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Title:

A Preliminary Investigation of an Electromyography-controlled Video Game as a Home Program for Persons in the Chronic Phase of Stroke Recovery

Author(s):

Donoso Brown EV, Westcott McCoy S, Fechko AS, Price R, Gilbertson T, Moritz CT

Year:

2014

Publication Info:

Archives of Physical Medicine and Rehabilitation, 95(8):1461-1469

Abstract:

OBJECTIVE: To investigate the preliminary effectiveness of surface electromyography (sEMG) biofeedback delivered via interaction with a commercial computer game to improve motor control in chronic stroke survivors.
DESIGN: Single-blinded, 1-group, repeated-measures design: A1, A2, B, A3 (A, assessment; B, intervention).
SETTING: Laboratory and participants' homes.
PARTICIPANTS: A convenience sample of persons (N=9) between 40 and 75 years of age with moderate to severe upper extremity motor impairment and at least 6 months poststroke completed the study.
INTERVENTION: The electromyography-controlled video game system targeted the wrist muscle activation with the goal of increasing selective muscle activation. Participants received several laboratory training sessions with the system and then were instructed to use the system at home for 45 minutes, 5 times per week for the following 4 weeks.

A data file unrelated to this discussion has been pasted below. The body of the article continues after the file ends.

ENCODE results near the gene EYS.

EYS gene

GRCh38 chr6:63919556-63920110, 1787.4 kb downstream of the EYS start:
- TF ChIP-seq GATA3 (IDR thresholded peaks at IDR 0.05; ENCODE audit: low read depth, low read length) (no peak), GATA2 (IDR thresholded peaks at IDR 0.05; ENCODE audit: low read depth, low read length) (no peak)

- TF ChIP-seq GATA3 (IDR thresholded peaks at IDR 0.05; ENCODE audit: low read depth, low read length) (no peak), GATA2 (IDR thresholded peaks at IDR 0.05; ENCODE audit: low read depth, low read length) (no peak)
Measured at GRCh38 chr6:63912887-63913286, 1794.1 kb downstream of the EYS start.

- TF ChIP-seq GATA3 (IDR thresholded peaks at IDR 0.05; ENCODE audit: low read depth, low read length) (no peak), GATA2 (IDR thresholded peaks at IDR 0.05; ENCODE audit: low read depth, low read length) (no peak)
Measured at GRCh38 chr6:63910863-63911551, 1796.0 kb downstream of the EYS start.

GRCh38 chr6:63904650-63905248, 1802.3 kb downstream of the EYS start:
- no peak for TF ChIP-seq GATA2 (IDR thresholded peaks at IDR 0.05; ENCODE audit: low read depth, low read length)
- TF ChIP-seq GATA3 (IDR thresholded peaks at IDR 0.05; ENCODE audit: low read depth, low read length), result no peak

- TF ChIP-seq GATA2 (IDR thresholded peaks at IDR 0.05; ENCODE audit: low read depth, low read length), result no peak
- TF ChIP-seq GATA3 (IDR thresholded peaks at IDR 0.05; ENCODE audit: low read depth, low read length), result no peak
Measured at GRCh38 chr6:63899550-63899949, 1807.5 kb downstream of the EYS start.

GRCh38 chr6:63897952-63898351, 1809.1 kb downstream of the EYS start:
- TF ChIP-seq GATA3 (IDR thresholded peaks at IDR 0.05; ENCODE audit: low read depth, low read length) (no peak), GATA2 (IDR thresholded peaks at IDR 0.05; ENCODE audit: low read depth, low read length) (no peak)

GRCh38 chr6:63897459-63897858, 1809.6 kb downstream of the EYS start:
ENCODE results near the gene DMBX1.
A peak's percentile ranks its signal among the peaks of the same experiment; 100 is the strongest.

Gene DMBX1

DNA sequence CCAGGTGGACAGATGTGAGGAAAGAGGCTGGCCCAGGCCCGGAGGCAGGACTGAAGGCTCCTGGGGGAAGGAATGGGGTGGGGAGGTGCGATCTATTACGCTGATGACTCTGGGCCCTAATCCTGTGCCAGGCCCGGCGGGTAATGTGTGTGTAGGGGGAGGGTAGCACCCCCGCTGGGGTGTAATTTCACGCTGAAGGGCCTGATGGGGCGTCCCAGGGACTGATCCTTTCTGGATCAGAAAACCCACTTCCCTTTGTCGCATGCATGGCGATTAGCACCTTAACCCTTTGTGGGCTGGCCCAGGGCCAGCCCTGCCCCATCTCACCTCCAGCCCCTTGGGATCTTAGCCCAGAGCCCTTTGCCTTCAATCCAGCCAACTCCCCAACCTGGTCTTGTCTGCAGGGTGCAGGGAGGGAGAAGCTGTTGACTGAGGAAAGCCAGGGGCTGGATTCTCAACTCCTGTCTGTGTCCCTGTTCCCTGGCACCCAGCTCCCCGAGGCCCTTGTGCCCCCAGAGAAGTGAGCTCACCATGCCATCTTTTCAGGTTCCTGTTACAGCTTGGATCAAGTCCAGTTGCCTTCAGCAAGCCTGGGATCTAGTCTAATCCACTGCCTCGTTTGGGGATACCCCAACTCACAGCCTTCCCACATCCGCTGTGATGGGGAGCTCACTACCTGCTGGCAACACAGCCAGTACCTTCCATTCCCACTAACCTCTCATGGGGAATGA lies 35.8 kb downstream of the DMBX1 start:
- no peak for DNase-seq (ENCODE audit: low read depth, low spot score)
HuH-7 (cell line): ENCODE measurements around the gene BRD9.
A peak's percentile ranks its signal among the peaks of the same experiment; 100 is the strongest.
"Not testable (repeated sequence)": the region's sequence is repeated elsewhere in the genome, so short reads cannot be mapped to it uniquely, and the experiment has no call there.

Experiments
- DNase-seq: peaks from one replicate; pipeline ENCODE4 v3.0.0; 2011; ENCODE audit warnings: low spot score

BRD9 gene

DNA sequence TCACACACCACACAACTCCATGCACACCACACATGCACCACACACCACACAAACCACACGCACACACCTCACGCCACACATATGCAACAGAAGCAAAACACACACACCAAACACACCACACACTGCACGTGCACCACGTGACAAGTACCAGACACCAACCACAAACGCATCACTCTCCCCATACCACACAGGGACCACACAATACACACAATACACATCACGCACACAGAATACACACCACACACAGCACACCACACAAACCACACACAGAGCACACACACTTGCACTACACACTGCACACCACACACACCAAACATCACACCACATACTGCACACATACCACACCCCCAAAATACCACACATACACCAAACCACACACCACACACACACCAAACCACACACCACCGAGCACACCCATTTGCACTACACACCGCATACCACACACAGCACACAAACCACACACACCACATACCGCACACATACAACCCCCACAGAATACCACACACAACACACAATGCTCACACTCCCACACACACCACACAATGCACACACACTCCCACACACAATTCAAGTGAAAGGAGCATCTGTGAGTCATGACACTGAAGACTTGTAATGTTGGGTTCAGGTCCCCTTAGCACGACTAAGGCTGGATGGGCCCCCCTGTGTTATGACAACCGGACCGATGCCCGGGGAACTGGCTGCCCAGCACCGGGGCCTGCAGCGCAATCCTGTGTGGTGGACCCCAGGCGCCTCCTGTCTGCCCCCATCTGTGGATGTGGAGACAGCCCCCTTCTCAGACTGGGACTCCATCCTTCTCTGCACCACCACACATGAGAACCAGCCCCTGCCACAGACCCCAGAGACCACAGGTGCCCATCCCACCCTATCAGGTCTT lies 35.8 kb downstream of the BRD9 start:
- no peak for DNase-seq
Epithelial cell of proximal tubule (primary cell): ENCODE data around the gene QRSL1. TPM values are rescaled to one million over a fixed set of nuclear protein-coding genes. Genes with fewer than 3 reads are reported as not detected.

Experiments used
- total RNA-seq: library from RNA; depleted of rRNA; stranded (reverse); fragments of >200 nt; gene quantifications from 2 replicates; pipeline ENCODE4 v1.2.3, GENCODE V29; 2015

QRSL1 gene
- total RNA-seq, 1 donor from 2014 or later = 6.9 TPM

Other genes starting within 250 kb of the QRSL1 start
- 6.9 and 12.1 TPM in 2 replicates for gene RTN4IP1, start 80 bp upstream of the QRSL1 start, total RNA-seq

MAIN OUTCOME MEASURES: Primary outcome measures included duration of system use, sEMG during home play, and pre/post sEMG measures during active wrist motion. Secondary outcomes included kinematic analysis of movement and functional outcomes, including the Wolf Motor Function Test and the Chedoke Arm and Hand Activity Inventory-9.
RESULTS: One third of participants completed or exceeded the recommended amount of system use. Statistically significant changes were observed on both game play and pre/post sEMG outcomes. Limited carryover, however, was observed on kinematic or functional outcomes.
CONCLUSIONS: This preliminary investigation indicates that use of the electromyography-controlled video game impacts muscle activation. Limited changes in kinematic and activity level outcomes, however, suggest that the intervention may benefit from the inclusion of a functional activity component.

Link to Article:

http://www.ncbi.nlm.nih.gov/pubmed/24657112

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